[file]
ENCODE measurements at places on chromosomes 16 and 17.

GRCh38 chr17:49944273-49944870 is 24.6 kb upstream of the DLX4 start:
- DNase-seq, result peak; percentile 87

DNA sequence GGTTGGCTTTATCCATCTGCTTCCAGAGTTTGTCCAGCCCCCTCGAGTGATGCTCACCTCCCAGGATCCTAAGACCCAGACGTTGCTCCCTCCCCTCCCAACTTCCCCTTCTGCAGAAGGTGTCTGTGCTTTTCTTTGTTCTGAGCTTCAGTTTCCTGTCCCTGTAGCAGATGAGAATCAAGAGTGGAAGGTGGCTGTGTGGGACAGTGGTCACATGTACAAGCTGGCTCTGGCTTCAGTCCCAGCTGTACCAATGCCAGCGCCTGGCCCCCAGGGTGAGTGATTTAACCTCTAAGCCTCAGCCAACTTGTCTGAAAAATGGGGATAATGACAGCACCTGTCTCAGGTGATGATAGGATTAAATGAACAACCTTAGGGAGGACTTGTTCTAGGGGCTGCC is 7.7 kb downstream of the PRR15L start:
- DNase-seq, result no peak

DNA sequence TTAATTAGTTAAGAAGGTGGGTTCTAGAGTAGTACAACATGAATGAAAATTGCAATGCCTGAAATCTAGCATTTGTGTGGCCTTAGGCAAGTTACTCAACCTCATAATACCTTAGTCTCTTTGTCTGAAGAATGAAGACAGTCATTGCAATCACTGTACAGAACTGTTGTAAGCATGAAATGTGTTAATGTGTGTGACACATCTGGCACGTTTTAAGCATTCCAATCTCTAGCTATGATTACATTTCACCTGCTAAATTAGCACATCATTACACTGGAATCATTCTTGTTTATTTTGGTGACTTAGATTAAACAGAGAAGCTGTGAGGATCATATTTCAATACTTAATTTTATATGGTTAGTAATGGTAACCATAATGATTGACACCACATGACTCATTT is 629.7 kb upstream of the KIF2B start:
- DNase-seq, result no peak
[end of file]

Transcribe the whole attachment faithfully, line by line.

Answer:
ENCODE measurements at places on chromosomes 16 and 17.

GRCh38 chr17:49944273-49944870 is 24.6 kb upstream of the DLX4 start:
- DNase-seq, result peak; percentile 87

DNA sequence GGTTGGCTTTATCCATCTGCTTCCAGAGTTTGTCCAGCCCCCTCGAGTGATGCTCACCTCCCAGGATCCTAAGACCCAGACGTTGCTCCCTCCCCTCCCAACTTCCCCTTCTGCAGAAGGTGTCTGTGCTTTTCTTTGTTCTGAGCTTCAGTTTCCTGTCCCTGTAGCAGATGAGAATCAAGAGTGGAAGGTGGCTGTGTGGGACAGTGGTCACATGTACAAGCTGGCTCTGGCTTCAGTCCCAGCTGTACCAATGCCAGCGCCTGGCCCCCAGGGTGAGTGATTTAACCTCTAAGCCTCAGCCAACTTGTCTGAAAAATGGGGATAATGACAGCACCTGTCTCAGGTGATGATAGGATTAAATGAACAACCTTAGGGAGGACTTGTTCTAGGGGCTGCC is 7.7 kb downstream of the PRR15L start:
- DNase-seq, result no peak

DNA sequence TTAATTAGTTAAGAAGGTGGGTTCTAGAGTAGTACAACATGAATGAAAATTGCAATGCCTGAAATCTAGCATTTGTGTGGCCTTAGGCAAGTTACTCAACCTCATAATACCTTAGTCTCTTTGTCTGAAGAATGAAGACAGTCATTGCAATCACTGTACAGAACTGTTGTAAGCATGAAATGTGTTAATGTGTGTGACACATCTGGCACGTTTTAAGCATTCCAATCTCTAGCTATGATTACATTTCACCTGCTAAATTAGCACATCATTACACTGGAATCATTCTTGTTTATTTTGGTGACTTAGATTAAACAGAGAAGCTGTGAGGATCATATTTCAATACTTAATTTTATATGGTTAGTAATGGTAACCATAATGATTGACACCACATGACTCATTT is 629.7 kb upstream of the KIF2B start:
- DNase-seq, result no peak